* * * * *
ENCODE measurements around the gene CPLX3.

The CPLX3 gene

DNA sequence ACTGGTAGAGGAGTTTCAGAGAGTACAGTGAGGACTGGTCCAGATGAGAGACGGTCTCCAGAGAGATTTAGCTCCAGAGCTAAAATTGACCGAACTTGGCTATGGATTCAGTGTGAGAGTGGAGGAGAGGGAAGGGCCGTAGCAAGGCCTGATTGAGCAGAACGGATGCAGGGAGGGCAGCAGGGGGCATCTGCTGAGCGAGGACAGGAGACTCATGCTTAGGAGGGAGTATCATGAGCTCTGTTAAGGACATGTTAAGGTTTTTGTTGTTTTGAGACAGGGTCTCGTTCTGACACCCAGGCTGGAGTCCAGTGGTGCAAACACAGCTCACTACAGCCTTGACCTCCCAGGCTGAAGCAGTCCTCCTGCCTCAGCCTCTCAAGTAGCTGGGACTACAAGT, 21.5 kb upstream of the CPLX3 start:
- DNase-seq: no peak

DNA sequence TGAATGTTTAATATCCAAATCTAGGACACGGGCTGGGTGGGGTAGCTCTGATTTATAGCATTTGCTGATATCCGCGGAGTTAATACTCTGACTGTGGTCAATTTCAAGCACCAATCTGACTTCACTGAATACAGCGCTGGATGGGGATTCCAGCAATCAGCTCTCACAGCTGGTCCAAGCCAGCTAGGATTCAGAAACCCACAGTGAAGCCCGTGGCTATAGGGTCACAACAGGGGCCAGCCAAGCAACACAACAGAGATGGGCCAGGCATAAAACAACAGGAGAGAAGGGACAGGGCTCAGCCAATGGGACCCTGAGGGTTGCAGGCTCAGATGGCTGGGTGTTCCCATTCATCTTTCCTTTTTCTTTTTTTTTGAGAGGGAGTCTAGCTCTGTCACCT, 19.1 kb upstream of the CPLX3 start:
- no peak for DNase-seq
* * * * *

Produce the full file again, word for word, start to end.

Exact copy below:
ENCODE measurements around the gene CPLX3.

The CPLX3 gene

DNA sequence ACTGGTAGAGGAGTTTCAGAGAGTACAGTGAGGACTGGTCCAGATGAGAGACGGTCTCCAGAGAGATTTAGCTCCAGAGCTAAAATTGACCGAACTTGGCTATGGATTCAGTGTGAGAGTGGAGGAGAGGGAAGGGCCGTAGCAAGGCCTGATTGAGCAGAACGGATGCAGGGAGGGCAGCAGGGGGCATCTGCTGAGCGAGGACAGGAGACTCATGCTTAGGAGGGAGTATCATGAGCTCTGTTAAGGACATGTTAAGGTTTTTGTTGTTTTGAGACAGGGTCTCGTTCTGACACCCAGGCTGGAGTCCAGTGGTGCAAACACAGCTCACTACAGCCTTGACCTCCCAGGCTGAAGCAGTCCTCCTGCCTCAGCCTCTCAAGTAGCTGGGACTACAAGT, 21.5 kb upstream of the CPLX3 start:
- DNase-seq: no peak

DNA sequence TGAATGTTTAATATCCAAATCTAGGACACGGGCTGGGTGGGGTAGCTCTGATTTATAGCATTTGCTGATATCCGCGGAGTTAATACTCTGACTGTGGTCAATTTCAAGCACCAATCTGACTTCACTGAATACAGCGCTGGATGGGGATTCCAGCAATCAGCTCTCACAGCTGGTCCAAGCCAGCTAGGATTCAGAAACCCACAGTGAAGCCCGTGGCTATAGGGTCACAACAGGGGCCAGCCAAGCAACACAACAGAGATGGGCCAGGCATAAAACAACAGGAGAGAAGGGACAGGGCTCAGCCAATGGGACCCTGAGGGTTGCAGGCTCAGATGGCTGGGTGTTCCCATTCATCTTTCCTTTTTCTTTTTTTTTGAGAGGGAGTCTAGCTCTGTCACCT, 19.1 kb upstream of the CPLX3 start:
- no peak for DNase-seq